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Nikesh Thapaliya - 'Breaking stereotypes of Nepalis living in the United States'

Arun Budhathoki Friday, Jan 20, 2017 5283 reads

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Nikesh on top of the Empire State building. 

 

Nikesh Thapaliya, 23, is an emerging social advocate living in the United States. After holding world records such as fastest recitation and writing of 50 US States with capitals, and memorizing capitals of 215 countries & territories, he moved to the US in December 2012. He is back for a five week holiday this time and had a conversation with Anna Note about life in the USA, his works, and other topics.

 

Arun Budhathoki caught up with Nikesh for a memorable conversation. 

 

On life in the United States:

A lot of things, actually! I have had the privilege to work in various places, from elementary school to social organizations. Besides, I am studying pre-law. I also take care of my mother who joined me on my trip. I love traveling so much that I know someone in forty-nine states.

 

On things you miss the most about Nepal:

 

Oh, everything! Fortunately, my mother and sister live with me in Chicago, so I have a Nepalese feast every day. But my extended family and most of my friends from school and college are in Nepal. What I miss the most about Nepal is the warmness and friendliness of people. Apart from that, the weather in Nepal is one of the best in the world. In the US, there is literally no single place with what we call 'perfect weather' since either it is too hot or cold. (Laughs)

 

On your struggles so far in the United States: 

 

Enough has been said about this issue in the mass media and on social media of course. However, from my unbiased perspective, the hugest struggles of the Nepalese living in the US are not knowing their rights and getting stuck with legal complications. Life in America is full of legal procedures and paperwork. Especially, now that Trump has won (the Presidency), there have been too many concerns and as many rumors too. Sometimes, people fall prey to the false advice that spread around so fast among the Nepalese community, especially in the areas of social justice and immigration.

 

On being a social advocate, things you'd like to do for the Nepalese community in the US:

 

Be it from my work or personal front, I am always trying to make the Nepalese people aware of their rights, and help as much as I can, with the legal procedures. There is this exciting facebook group called “US-Nepal Help Network” with almost thirteen thousand Nepalese members living in the US. I often use this platform to share my ideas in hopes of making lives of some of the people, easier. I live around a number of Nepali-speaking Bhutanese refugees resettled there, who are in desperate need of legal assistance, counseling and help with the language barrier. I always try to be of some help to them.

 

On life and work: 

 

Yes. There are several professions represented by the Nepalese people living in the US. One can find them engaged as not just students, wait staff, hospitality employees, but also social workers, doctors, lawyers, IT specialists and a lot of Nepalese own different kinds of businesses. I don’t agree when people generalize that all Nepalese are involved in “labor” jobs. First of all, I don’t see anything wrong with working those jobs because I believe that they teach you life skills. Secondly, it is not just the Nepalese but even the US-born Americans and other nationalities are engaged in all kinds of jobs, from labor to the so-called “most prestigious” ones. So, I want to take this opportunity to break this stereotype and urge people to respect everyone and every job.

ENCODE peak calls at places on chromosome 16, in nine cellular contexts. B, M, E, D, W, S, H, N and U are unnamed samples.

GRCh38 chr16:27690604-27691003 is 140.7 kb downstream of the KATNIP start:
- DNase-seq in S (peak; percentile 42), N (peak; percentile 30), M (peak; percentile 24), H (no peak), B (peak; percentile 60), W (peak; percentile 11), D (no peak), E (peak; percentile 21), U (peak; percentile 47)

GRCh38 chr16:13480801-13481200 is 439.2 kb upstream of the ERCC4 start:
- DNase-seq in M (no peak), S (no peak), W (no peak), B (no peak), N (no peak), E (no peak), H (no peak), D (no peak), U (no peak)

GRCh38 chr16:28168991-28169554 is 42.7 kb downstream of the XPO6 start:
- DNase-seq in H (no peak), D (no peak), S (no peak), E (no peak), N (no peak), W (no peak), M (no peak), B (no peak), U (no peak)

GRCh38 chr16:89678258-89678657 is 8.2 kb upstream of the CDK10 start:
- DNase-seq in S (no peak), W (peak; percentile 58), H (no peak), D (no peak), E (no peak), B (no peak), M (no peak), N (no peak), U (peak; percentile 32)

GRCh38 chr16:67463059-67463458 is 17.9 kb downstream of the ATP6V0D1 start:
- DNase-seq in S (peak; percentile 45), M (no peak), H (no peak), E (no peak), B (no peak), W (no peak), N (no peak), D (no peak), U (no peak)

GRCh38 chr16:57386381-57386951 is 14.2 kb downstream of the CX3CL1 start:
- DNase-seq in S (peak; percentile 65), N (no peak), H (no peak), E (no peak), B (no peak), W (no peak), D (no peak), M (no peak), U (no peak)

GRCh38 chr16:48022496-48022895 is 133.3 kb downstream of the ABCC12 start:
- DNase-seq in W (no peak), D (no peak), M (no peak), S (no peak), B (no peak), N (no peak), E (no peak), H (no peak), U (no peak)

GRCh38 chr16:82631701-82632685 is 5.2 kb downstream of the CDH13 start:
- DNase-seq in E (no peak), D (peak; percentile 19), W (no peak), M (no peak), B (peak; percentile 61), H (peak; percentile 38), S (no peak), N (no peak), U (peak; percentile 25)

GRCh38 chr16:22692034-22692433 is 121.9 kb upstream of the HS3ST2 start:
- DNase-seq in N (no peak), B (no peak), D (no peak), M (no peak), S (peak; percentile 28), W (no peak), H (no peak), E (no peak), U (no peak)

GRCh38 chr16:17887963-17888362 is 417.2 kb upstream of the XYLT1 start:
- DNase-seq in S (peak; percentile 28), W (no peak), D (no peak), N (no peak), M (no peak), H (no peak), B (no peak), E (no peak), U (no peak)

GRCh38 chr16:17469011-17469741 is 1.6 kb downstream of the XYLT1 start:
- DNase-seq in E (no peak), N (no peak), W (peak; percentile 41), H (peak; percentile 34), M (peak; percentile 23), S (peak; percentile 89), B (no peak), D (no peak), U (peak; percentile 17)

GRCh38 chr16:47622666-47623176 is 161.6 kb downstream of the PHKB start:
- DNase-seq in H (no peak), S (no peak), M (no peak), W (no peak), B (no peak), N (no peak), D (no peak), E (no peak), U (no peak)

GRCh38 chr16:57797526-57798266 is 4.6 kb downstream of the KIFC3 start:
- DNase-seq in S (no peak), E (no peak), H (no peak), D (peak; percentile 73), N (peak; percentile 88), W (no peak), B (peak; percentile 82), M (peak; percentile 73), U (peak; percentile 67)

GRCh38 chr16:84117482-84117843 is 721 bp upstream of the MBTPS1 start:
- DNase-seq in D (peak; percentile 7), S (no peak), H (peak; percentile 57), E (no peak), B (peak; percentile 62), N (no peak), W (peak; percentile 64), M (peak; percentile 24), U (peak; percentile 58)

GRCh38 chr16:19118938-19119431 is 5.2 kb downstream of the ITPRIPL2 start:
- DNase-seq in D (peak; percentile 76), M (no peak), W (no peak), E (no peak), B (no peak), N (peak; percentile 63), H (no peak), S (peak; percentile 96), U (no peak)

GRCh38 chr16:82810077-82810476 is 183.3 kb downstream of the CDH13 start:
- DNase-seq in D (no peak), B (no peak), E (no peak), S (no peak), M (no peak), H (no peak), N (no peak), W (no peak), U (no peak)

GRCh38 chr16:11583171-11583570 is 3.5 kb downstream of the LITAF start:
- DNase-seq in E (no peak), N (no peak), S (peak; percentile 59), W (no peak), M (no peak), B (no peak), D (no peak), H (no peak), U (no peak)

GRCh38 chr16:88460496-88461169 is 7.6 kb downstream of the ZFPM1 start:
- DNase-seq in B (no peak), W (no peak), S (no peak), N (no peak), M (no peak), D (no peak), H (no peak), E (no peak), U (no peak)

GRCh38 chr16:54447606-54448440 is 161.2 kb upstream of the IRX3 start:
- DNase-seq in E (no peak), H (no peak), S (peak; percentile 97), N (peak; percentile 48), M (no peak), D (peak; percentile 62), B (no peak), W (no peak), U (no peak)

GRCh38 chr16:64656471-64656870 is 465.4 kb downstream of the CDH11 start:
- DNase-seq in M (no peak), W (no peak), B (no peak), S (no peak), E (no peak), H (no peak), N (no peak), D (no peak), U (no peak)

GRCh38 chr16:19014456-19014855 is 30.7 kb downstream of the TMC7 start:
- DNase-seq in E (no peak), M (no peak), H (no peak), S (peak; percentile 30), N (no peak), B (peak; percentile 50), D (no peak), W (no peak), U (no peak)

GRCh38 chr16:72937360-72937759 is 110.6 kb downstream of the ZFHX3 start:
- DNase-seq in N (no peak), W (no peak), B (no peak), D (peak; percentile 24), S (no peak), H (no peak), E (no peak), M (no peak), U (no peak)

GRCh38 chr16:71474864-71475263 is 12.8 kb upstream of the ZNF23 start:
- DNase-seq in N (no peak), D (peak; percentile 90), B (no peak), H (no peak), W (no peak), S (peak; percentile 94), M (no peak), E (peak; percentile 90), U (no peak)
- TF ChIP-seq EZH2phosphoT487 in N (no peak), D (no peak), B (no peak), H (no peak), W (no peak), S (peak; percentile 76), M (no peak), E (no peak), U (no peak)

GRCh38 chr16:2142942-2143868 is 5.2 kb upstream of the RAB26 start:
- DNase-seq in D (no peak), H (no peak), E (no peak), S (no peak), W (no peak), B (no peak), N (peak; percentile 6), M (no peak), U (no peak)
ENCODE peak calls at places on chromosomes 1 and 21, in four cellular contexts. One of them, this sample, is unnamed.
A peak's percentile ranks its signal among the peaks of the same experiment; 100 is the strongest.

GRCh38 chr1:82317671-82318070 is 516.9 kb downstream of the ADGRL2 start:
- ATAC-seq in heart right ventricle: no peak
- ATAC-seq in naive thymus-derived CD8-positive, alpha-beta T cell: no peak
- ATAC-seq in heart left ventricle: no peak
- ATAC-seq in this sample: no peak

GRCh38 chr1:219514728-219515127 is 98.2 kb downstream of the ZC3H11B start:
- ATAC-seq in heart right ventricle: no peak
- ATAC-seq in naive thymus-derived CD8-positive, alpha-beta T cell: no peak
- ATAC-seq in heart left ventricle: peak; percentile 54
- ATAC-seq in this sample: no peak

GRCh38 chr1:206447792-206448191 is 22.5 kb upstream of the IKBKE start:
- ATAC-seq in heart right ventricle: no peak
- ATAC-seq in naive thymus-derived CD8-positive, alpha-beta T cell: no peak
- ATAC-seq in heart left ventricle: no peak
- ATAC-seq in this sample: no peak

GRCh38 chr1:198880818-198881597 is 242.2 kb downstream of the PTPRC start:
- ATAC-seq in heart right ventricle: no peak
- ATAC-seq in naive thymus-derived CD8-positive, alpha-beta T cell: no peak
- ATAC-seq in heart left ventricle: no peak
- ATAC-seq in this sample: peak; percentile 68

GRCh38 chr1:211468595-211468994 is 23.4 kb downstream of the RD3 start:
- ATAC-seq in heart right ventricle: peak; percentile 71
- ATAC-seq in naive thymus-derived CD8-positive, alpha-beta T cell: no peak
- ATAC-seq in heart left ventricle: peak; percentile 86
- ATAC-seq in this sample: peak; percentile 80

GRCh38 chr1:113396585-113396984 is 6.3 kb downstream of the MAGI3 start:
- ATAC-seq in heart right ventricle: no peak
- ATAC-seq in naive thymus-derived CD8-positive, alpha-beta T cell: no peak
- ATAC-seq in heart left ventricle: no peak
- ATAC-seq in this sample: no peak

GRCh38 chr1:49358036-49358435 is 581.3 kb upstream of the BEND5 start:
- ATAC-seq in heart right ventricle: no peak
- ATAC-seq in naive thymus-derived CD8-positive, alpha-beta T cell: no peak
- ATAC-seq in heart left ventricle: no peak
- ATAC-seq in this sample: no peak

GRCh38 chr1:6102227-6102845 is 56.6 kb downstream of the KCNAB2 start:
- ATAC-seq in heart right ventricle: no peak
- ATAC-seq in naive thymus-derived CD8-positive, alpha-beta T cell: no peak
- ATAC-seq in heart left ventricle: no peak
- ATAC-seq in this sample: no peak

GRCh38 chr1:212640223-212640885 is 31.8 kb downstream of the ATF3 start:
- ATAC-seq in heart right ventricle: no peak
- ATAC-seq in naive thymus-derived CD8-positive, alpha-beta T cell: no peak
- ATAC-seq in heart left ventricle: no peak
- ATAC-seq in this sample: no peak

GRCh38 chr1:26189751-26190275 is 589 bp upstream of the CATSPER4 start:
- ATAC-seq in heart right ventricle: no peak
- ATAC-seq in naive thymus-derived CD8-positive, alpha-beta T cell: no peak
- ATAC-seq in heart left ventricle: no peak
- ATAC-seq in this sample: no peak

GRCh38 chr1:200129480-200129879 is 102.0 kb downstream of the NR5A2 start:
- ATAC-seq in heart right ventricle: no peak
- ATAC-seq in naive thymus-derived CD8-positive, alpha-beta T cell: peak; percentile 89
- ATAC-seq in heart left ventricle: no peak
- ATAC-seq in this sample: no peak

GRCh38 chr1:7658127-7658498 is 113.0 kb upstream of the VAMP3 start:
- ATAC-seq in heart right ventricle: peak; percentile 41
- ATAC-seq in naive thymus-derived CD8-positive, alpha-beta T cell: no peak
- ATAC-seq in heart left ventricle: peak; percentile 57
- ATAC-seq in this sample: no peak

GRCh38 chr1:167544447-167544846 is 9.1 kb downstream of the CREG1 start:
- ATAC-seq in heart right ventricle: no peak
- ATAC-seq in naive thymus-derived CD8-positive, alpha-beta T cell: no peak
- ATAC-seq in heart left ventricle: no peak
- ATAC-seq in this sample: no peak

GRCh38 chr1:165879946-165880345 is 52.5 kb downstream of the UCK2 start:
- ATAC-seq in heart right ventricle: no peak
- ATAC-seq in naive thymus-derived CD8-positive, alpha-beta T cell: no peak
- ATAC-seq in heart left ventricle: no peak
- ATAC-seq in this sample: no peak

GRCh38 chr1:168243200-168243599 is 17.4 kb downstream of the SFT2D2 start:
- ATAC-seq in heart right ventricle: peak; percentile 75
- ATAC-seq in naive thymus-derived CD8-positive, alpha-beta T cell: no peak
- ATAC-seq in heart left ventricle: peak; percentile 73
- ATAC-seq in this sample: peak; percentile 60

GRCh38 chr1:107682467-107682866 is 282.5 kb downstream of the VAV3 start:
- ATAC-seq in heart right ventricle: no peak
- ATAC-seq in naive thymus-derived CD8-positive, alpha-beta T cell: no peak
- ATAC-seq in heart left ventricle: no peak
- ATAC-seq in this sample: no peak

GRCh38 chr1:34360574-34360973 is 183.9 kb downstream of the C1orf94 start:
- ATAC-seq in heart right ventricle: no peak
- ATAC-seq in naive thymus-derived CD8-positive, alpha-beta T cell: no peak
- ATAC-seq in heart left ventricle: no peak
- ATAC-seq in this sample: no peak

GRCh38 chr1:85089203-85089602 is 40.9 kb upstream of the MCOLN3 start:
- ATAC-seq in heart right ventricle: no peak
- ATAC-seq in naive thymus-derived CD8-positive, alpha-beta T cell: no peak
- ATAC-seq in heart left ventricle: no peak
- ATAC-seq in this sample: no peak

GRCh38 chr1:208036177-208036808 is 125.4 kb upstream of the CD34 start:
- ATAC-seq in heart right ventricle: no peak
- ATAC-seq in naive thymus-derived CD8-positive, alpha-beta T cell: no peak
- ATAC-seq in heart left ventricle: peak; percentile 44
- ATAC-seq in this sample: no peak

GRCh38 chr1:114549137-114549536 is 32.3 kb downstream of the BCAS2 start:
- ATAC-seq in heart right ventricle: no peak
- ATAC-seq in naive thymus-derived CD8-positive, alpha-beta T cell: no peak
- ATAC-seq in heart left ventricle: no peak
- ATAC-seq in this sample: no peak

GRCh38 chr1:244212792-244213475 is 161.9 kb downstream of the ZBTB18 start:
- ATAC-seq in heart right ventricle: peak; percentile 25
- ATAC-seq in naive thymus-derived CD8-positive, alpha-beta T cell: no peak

On things Nepal can learn from the US:

 

There are many things that the USA can learn from Nepal instead. Both countries can learn a lot from one another. From my experience, what I wish to see in Nepal is the ability to speak against any unfair treatment at the government offices, without fear. Back in the US, whenever I get to visit the federal and state offices for work purpose or for myself, I am not scared of speaking out if any employee is doing an unfair treatment and I get the feel that I am equal. But in Nepal, when I go to the government offices, I feel intimidated in front of the employees because I might not be able to get a fair hearing if I would complain about a misconduct. Other than this and a few other things may be, Nepal is like a heaven on Earth, for real.

 

On living far away -- what plans the majority of the Nepalese residing in the US have in their sleeves: 

 

It really varies from an individual to another. However, I am so proud of the Nepalese who are helping one another in their communities and from social media platforms as well. Because there is a “mini Nepal” in every major city, everyone is busy spending time with their fellow Nepalese people whenever they get an opportunity. There are many others who do not plan to stay there after studies and want to fly back to Nepal with their amazing plans. What I can vouch for is that if there is an unfortunate event for a Nepalese person, they or their family will be succored by other Nepalis. 

 

On visiting home: 

I am back after four years and feeling a little nostalgic. I am meeting my family members, relatives, and close friends. Believe it or not, I am so kind I have brought something, at least a souvenir for everyone I could think of. I am planning on to do a lot of traveling. I am also going to contribute to a few great social initiatives that some of my friends have started. I promise I will never take another four years again to get back. A lot was going on and it just couldn’t happen.

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